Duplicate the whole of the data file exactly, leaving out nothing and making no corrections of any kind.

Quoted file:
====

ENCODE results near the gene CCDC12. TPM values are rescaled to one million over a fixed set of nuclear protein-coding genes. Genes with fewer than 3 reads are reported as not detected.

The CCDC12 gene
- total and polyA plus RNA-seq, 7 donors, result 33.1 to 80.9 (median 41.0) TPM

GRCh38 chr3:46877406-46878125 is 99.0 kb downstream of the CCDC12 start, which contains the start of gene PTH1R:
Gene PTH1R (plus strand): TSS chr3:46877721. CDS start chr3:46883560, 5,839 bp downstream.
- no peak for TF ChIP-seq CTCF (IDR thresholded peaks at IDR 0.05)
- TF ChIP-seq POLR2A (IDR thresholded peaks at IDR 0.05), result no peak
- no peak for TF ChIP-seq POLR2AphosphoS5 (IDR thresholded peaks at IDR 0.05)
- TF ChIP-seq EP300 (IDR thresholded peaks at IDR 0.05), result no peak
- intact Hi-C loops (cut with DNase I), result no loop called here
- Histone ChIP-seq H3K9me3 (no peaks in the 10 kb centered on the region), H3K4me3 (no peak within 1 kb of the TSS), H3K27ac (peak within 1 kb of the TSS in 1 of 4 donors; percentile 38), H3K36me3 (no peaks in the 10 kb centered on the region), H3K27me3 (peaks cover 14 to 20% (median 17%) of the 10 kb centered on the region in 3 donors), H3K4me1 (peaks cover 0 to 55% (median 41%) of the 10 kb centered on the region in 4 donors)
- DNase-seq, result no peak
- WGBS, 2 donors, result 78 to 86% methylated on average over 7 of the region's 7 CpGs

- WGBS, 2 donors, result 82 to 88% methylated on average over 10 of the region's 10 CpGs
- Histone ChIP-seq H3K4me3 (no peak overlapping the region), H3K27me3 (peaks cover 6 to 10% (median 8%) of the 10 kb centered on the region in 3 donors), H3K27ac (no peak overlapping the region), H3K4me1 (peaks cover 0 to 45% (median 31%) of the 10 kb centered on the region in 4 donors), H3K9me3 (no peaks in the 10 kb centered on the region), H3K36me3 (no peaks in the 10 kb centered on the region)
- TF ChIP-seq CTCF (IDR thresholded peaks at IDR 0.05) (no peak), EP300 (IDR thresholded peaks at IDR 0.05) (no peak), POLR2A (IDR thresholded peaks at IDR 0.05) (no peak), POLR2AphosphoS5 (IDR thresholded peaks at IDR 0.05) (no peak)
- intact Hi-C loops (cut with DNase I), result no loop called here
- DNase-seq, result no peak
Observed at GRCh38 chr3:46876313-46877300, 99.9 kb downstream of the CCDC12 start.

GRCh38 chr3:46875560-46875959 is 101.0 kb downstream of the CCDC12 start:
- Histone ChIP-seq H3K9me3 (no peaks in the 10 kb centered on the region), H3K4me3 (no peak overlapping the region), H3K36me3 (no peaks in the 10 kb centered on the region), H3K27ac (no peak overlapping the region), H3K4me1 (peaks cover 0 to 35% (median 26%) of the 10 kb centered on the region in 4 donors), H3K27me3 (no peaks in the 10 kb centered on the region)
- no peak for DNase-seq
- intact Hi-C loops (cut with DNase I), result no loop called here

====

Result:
ENCODE results near the gene CCDC12. TPM values are rescaled to one million over a fixed set of nuclear protein-coding genes. Genes with fewer than 3 reads are reported as not detected.

The CCDC12 gene
- total and polyA plus RNA-seq, 7 donors, result 33.1 to 80.9 (median 41.0) TPM

GRCh38 chr3:46877406-46878125 is 99.0 kb downstream of the CCDC12 start, which contains the start of gene PTH1R:
Gene PTH1R (plus strand): TSS chr3:46877721. CDS start chr3:46883560, 5,839 bp downstream.
- no peak for TF ChIP-seq CTCF (IDR thresholded peaks at IDR 0.05)
- TF ChIP-seq POLR2A (IDR thresholded peaks at IDR 0.05), result no peak
- no peak for TF ChIP-seq POLR2AphosphoS5 (IDR thresholded peaks at IDR 0.05)
- TF ChIP-seq EP300 (IDR thresholded peaks at IDR 0.05), result no peak
- intact Hi-C loops (cut with DNase I), result no loop called here
- Histone ChIP-seq H3K9me3 (no peaks in the 10 kb centered on the region), H3K4me3 (no peak within 1 kb of the TSS), H3K27ac (peak within 1 kb of the TSS in 1 of 4 donors; percentile 38), H3K36me3 (no peaks in the 10 kb centered on the region), H3K27me3 (peaks cover 14 to 20% (median 17%) of the 10 kb centered on the region in 3 donors), H3K4me1 (peaks cover 0 to 55% (median 41%) of the 10 kb centered on the region in 4 donors)
- DNase-seq, result no peak
- WGBS, 2 donors, result 78 to 86% methylated on average over 7 of the region's 7 CpGs

- WGBS, 2 donors, result 82 to 88% methylated on average over 10 of the region's 10 CpGs
- Histone ChIP-seq H3K4me3 (no peak overlapping the region), H3K27me3 (peaks cover 6 to 10% (median 8%) of the 10 kb centered on the region in 3 donors), H3K27ac (no peak overlapping the region), H3K4me1 (peaks cover 0 to 45% (median 31%) of the 10 kb centered on the region in 4 donors), H3K9me3 (no peaks in the 10 kb centered on the region), H3K36me3 (no peaks in the 10 kb centered on the region)
- TF ChIP-seq CTCF (IDR thresholded peaks at IDR 0.05) (no peak), EP300 (IDR thresholded peaks at IDR 0.05) (no peak), POLR2A (IDR thresholded peaks at IDR 0.05) (no peak), POLR2AphosphoS5 (IDR thresholded peaks at IDR 0.05) (no peak)
- intact Hi-C loops (cut with DNase I), result no loop called here
- DNase-seq, result no peak
Observed at GRCh38 chr3:46876313-46877300, 99.9 kb downstream of the CCDC12 start.

GRCh38 chr3:46875560-46875959 is 101.0 kb downstream of the CCDC12 start:
- Histone ChIP-seq H3K9me3 (no peaks in the 10 kb centered on the region), H3K4me3 (no peak overlapping the region), H3K36me3 (no peaks in the 10 kb centered on the region), H3K27ac (no peak overlapping the region), H3K4me1 (peaks cover 0 to 35% (median 26%) of the 10 kb centered on the region in 4 donors), H3K27me3 (no peaks in the 10 kb centered on the region)
- no peak for DNase-seq
- intact Hi-C loops (cut with DNase I), result no loop called here